13. 13. Facilities• 60% of the workforce are graduates• Over 75% need on going training• 70% are freelancers• 1 in 10 freelancers will average 70hour working weeks• The average number of days employedfor a freelance facilities worker is 238days, better than most other sectors• 21% women in post production• 5% black / Asian / ethnic minorities
  14. 14. Fashion and Textiles• Nearly 80000 films on the UKemploying 340000 people• 97% of fashion and textile industriesemploy less than 50 people• 21% o the work force are selfemployed• London is the biggestemployer, followed by the North West• Worth £11.2 billion• Low entry level wages• Big skills gaps in fashion and textiles• Big employer of ethnic minorities –38000• Aging workforce – 73% over 35• Broken down into sub-sectorsincluding design, apparel, footwearand leather, textiles and technicaltextiles, laundry and dry cleaning
  15. 15. Film• 400 permanent companies in the UK• 43% production, 13%distribution, 44% exhibition• Nearly 28,000 people working in film• 62% exhibition, 34 % in productionand 4% distribution• Over 90% of a film crew will befreelancers• 42% are women (above average forthe rest of the creative industries• 9% from black, Asian and ethnicminority background• 2% disabled• Contributes £4.5 billion to the UK• Production was is worth around£700m
  16. 16. Film• UK has the largest number of digitalexhibition screens in Europe (296)• Film theft cost the UK £404m in 2007• Well funded industry and money goinginto training the workforce – TheBigger Future• Most people start off as runners• 60% have a degree• Can be split into five sectors –Development, production, post-production, distribution and exhibition• Contacts and networking is veryimportant• 2008 report suggested that moreneeds to be to: create a more diversework force, reduce unpaidwork, enable more training
  17. 17. Interactive Media• Worth several billion pounds• Employs around 35000 people• 20% are freelancers• 36% hold a post-graduate certificate• 43% have an under graduate degree• Multi-platform• More of a discipline than a sector• Can range from app design to socialmedia management• Job roles might includedesigners, producers, webdesigners, usability specialist or webwriters• People employed as interactive mediaspecialists, usually have a number ofmedia based skills• Must understand other disciplines inthe media sector• Must keep their skills updated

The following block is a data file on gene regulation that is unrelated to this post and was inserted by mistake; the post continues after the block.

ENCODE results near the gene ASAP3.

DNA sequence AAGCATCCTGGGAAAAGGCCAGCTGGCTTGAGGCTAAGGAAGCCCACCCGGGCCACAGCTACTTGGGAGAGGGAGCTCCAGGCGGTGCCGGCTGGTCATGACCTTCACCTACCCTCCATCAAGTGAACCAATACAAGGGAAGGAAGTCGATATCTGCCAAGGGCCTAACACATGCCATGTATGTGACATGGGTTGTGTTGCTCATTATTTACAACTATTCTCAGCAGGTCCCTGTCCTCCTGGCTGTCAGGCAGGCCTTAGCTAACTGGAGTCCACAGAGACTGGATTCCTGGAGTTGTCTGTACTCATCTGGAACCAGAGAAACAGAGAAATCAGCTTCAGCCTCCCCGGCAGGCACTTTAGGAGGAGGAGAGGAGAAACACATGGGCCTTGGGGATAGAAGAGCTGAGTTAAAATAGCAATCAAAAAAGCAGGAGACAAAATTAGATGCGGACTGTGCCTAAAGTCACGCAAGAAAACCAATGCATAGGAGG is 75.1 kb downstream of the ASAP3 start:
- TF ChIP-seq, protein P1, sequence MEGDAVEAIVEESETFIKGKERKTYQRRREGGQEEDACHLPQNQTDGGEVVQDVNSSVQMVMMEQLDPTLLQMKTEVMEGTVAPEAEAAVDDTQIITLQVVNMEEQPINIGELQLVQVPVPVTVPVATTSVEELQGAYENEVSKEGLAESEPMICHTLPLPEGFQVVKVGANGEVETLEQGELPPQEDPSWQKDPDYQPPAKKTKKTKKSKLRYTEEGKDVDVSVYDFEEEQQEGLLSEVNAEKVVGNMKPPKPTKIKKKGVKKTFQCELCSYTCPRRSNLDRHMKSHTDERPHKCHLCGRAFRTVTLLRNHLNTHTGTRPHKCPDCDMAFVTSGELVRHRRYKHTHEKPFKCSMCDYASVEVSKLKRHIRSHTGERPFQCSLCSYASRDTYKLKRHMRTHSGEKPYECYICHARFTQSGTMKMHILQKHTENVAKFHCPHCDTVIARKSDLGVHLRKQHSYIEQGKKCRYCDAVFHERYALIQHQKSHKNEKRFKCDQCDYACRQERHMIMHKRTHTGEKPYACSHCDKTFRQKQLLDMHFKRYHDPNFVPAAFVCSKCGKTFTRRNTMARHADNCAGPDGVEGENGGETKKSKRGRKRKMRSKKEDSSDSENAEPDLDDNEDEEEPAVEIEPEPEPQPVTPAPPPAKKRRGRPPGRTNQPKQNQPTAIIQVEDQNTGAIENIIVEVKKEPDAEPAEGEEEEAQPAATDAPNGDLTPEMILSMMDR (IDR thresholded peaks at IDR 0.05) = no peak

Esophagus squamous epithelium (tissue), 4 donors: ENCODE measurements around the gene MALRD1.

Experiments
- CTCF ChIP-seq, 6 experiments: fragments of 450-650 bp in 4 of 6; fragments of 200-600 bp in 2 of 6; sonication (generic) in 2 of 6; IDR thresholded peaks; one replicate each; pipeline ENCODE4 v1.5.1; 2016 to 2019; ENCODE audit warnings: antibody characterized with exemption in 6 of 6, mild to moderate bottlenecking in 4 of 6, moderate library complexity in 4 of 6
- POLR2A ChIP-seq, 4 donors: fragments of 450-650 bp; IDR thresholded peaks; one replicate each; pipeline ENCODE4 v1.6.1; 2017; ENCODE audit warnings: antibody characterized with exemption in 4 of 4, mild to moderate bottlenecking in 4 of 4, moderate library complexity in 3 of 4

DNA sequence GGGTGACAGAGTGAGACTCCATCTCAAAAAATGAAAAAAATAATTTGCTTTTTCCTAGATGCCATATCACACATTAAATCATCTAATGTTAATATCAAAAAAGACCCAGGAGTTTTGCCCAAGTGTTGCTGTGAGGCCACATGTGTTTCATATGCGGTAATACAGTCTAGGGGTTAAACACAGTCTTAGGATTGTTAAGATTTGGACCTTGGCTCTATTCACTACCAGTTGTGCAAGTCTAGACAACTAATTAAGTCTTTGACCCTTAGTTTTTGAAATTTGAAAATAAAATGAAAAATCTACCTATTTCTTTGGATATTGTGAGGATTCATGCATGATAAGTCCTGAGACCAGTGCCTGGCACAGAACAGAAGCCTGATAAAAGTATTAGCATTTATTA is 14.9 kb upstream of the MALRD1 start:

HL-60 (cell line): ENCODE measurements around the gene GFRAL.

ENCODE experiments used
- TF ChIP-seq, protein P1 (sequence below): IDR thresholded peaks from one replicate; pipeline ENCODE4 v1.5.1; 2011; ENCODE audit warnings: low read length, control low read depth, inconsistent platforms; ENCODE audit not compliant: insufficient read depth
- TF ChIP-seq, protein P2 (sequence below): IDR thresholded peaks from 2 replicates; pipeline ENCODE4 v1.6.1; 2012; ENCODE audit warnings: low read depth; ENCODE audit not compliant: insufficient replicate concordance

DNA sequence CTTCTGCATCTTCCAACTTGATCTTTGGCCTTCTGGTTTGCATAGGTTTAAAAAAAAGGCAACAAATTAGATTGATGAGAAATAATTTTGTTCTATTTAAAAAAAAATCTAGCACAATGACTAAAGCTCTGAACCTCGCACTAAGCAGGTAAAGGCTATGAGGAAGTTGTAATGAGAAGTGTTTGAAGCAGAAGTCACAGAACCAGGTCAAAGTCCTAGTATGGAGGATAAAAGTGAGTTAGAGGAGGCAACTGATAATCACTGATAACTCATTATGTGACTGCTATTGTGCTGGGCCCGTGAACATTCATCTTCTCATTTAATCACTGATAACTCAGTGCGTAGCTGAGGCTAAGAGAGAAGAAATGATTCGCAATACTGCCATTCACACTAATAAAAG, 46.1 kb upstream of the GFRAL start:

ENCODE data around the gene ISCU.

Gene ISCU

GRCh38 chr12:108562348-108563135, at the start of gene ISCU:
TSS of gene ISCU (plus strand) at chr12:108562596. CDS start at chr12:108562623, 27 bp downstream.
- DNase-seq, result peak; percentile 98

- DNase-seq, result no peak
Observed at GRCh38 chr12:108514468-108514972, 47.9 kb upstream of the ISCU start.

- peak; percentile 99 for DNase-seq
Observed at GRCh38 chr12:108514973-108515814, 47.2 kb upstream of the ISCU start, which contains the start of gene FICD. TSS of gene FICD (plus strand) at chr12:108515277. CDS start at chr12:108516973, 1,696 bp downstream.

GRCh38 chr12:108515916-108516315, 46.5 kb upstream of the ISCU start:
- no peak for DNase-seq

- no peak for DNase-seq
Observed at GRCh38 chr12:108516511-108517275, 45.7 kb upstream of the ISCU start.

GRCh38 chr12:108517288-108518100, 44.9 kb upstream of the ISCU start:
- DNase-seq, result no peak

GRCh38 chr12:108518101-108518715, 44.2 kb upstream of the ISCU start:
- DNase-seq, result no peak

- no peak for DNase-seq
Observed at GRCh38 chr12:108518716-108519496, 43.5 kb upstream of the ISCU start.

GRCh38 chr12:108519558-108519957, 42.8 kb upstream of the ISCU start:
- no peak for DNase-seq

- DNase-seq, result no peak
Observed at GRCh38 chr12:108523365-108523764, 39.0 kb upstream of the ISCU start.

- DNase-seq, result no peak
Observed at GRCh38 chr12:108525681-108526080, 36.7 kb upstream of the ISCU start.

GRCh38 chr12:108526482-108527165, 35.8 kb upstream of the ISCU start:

18. 18. Photo Imaging• 43000 people• 38% are down in London• 8700 companies – nearly 70% aresole traders or freelancers• 91% of photographic companiesemploy 5 or less people• Nearly 50% of photography employeeshave an undergraduate degree• Average age is 42 (higher than theaverage creative industries employee)• Low amount ethnic minorities• High level of disabled employees• Competitive• Must have an entrepreneurial mind set• Unsocial hours• Must have a keen grasp of intellectualproperty rights
  19. 19. Publishing• Traditional forms such asbooks, journals, magazines• Now on multimedia formats(kindles, news agencies)• Employs nearly 200000 people – 36%of the creative media workforce• 50000 in newspapers• 50000 in magazines• 12% self employed• Half the workforce hold a degree• 67% are over the age of 35• Mostly based in London• 10% black, Asian or ethnic minorities(les than 50% of London is white)• Gender division is equal• Good employer of disabled people
  20. 20. Radio• Employs 22000 people• Three-types: publiclyfunded, commercial andcommunity / voluntary• Men earn more than women –Men (30k), women (28k)• 25% of men have dependedchildren compared with 16% ofwomen• 60% of men are over 35compared with 50% of women• Shortage of radio engineers• Industry is growing steadily• Job roles mightinclude, presenter, engineer, researcher, producer or sales• Must be confident andorganised, working well underpressure